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The “Foreign Officials” Of 2019

A “foreign official.”

Without one, there can be no FCPA anti-bribery violation (civil or criminal).  Who were the alleged “foreign officials” of 2019?

This post highlights the alleged “foreign officials” from 2019 corporate DOJ and SEC FCPA enforcement actions.

There were 14 core FCPA enforcement actions in 2019. Of the 14 actions, 8 (57%) involved, in whole or in part, employees of alleged state-owned or state-controlled entities (“SOEs).

By way of comparison:

In 2014, in an issue of first impression for an appellate court, the 11th Circuit [11] set forth a control and function test for whether an alleged SOE can be “instrumentality” under the FCPA such that its employees are “foreign officials” under the FCPA.  As highlighted here [12] and more extensively in my Supreme Court amicus brief [13] supporting the cert petition, there were many flaws in the 11th Circuit’s reasoning.  The Supreme Court declined [14] to hear the case.  As to whether Congress intended employees of SOEs to be “foreign officials” under the FCPA, see here [15] for my “foreign official” declaration.

[16]

The remainder of this post describes (as per DOJ/SEC allegations) the “foreign officials” of 2019.  As is apparent from the descriptions below, in certain instances the enforcement agencies describe the “foreign official” with reasonable specificity (sometimes even “naming names”). In other instances there is virtually no specificity as to the alleged “foreign officials.”

[Note: as in prior years, certain of the enforcement actions below technically only involved FCPA books and records and/or internal control charges or findings. In fact, of the 13 corporate FCPA enforcement actions brought by the SEC in 2019, six (Telefonica, Walmart, Microsoft, Deutsche Bank, Juniper Networks and Barclays) “merely” found violations of the FCPA’s books and records and internal controls provisions.  As most readers know, actual charges in many FCPA enforcement actions hinge on voluntary disclosure, cooperation, collateral consequences, and other non-legal element issues.  Thus, even if an FCPA enforcement action is resolved without FCPA anti-bribery charges, most such actions remain very much about the “foreign officials” involved – a fact evident when reading the actual enforcement action. 

Cognizant Technology Solutions

SEC

Licensing and permitting officials in India.

MTS

DOJ

Gulnara Karimova – described as “a family member of the former President of Uzbekistan and was herself an Uzbek government official. She had influence over decisions made by UzACI, the regulatory authority governing telecommunications in Uzbekistan and held an ownership interest in Uzdunrobita through Swisdorn Ltd.”

SEC

Same

Fresenius

DOJ

Physicians and other healthcare personnel in Angola, Saudi Arabia, Morocco, Spain, Turkey, Gabon, Benin, Burkina Faso, Senegal, Ivory Coast, Niger, Cameroon China, Serbia, Bosnia, and Mexico. Additional reference to an Angolan Military Health Officer described as a high-ranking officer in the Medical Services Division of the Angolan Armed Forces.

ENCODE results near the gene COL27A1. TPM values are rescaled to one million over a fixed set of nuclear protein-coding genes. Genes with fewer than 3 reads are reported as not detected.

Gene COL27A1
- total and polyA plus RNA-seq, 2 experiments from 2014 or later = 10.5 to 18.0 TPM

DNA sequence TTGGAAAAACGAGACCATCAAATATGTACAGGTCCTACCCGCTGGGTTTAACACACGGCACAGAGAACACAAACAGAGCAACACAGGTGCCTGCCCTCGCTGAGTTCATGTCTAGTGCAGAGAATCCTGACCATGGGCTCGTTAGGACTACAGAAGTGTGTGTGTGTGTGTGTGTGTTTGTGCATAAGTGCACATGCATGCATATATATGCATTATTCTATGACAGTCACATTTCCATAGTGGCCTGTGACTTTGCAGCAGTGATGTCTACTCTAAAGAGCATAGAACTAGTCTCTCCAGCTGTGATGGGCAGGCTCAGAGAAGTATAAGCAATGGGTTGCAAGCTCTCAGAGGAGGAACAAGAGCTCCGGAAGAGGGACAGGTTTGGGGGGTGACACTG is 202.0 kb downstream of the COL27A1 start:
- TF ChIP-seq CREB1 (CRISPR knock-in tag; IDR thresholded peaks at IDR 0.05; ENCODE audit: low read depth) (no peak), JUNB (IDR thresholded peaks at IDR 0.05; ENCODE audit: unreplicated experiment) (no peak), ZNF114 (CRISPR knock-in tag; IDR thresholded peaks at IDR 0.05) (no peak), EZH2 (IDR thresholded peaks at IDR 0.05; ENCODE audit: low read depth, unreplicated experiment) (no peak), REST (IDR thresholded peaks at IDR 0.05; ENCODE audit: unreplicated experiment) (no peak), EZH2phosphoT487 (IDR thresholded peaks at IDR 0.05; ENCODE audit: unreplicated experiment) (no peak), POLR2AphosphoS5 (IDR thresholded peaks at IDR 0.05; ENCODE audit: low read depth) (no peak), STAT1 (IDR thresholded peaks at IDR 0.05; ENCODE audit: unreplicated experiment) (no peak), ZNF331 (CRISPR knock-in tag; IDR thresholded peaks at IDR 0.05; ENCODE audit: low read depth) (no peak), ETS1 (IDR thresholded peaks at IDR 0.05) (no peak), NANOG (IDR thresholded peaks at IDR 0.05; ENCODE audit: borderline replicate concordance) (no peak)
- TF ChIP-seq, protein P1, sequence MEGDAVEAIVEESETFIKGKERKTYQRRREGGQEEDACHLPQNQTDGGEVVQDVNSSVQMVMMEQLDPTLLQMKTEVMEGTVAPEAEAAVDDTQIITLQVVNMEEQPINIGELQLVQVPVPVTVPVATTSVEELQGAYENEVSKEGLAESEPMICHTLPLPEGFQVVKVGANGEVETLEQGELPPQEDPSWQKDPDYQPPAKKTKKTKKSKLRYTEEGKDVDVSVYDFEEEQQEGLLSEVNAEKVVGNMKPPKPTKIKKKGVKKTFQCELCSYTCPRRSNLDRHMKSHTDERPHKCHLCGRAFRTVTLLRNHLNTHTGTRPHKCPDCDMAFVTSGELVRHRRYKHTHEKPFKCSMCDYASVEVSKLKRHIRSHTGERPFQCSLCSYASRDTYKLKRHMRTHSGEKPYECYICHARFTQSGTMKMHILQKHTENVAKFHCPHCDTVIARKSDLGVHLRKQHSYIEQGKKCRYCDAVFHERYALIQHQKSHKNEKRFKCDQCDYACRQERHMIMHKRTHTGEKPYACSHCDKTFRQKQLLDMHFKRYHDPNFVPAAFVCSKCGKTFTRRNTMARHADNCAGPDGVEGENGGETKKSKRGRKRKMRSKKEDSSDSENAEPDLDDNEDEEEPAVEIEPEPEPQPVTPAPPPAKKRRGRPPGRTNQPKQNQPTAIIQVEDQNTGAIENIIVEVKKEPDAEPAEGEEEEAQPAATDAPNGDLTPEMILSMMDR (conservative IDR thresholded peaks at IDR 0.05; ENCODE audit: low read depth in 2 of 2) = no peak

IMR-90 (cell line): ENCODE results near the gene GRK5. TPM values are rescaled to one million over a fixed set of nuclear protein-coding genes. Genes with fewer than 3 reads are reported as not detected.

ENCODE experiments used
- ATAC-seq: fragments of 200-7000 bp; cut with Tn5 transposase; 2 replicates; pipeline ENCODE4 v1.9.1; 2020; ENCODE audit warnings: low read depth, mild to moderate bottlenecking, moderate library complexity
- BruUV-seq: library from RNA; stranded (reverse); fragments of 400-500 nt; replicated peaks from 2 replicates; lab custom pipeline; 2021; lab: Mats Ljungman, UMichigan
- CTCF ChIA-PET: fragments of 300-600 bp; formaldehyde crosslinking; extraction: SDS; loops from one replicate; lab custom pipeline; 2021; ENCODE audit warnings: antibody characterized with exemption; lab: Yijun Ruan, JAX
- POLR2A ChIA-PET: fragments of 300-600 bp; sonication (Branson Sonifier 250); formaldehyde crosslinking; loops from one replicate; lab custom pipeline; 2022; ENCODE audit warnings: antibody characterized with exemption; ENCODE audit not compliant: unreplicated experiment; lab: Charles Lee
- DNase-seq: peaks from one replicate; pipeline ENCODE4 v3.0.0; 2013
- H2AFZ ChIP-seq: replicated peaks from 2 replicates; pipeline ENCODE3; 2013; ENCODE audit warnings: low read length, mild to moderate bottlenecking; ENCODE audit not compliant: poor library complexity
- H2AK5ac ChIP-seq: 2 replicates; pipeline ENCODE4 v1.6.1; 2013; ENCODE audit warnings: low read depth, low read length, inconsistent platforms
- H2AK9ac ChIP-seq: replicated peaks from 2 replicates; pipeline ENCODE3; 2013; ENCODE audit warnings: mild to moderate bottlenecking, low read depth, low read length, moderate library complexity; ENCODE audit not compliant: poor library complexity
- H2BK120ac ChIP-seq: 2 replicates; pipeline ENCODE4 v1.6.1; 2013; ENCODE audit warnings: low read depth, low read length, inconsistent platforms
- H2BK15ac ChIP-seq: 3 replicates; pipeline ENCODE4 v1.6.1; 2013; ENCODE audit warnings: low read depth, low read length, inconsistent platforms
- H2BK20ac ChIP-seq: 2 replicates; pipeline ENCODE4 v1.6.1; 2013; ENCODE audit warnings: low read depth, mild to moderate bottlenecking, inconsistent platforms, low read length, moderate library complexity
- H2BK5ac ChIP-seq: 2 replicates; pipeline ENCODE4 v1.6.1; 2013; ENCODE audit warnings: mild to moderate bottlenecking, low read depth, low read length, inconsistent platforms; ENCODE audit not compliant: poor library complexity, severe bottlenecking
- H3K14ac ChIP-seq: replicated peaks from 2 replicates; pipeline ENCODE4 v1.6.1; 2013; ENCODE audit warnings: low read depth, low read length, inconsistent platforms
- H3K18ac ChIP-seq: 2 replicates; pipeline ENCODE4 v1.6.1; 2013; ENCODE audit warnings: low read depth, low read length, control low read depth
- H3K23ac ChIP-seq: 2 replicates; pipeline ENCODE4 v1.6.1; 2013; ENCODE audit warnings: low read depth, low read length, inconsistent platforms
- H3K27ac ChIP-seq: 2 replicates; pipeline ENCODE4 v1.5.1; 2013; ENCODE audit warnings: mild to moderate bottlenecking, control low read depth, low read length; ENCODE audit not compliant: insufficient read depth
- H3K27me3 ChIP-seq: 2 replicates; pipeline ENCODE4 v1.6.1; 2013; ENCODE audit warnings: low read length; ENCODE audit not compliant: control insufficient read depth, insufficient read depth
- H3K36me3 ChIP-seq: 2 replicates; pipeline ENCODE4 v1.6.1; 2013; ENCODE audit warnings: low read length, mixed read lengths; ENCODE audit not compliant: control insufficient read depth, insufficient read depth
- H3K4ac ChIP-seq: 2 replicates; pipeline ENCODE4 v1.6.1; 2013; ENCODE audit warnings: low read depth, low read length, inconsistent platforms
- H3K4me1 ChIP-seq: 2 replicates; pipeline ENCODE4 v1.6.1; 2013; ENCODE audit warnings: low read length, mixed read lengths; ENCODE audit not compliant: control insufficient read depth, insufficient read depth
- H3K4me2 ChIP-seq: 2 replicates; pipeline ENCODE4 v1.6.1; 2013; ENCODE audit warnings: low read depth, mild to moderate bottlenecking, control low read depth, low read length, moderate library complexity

SEC

Same including additional reference to the chief nephrologist at two state owned military hospitals in Morocco.

Telefonica Brasil

SEC

Various Brazil officials including federal congressmen and senators, mayors, and other government officials including an ambassador

Walmart

DOJ

Licensing and permitting officials in Brazil

SEC

Licensing and permitting officials in Brazil, Mexico, India and China

Technnip FMC

DOJ

Individuals associated with Petrobras (a Brazil based state-owned or state-controlled enterprise, individuals associated with the Brazil Workers’ Party Workers’ Party political candidates

Individuals associated with the South Oil Company (an Iraqi based state-owned or state-controlled enterprise), individual associated with the Iraq Ministry of Oil

SEC

Individuals associated with the South Oil Company (an Iraqi based state-owned or state-controlled enterprise), individual associated with the Iraq Ministry of Oil

Microsoft

DOJ

Generic references to government officials in Hungary

SEC

Generic references to government officials in Hungary as well as Saudi Arabia, Thailand and Turkey

Deutsche Bank

SEC

Individuals associated with Chinese and Russian state-owned or state-controlled enterprises as well as a Deputy Minister at a Russian government entity

Juniper Networks

SEC

Individuals associated with Russian and Chinese state-owned or state-controlled enterprises

Quad Graphics

SEC

Individuals associated with the Peruvian National Institute of Statistics and Information and other government municipalities and the Ministry of Education

Judges in Peru

Employees of Chinese state-owned or state-controlled enterprises

Barclays

SEC

Employees of Chinese and Korean state-owned or state-controlled enterprises

Westport Fuel Systems

SEC

Employee of a Chinese state-owned or state-controlled enterprise

Samsung Heavy Industries

DOJ

Employees of Petrobas (a Brazil based state-owned or state-controlled oil and gas company)

Ericsson

DOJ

Government officials in the executive branch of the Djibouti government who had influence over decisions made by a state-owned telecommunications company. The CEO of a state-owned telecom company

Employees of a state-owned telecommunications companies in China, Vietnam,

SEC

Same as above, in addition employees of a state-owned telecommunications company in Saudi Arabia.

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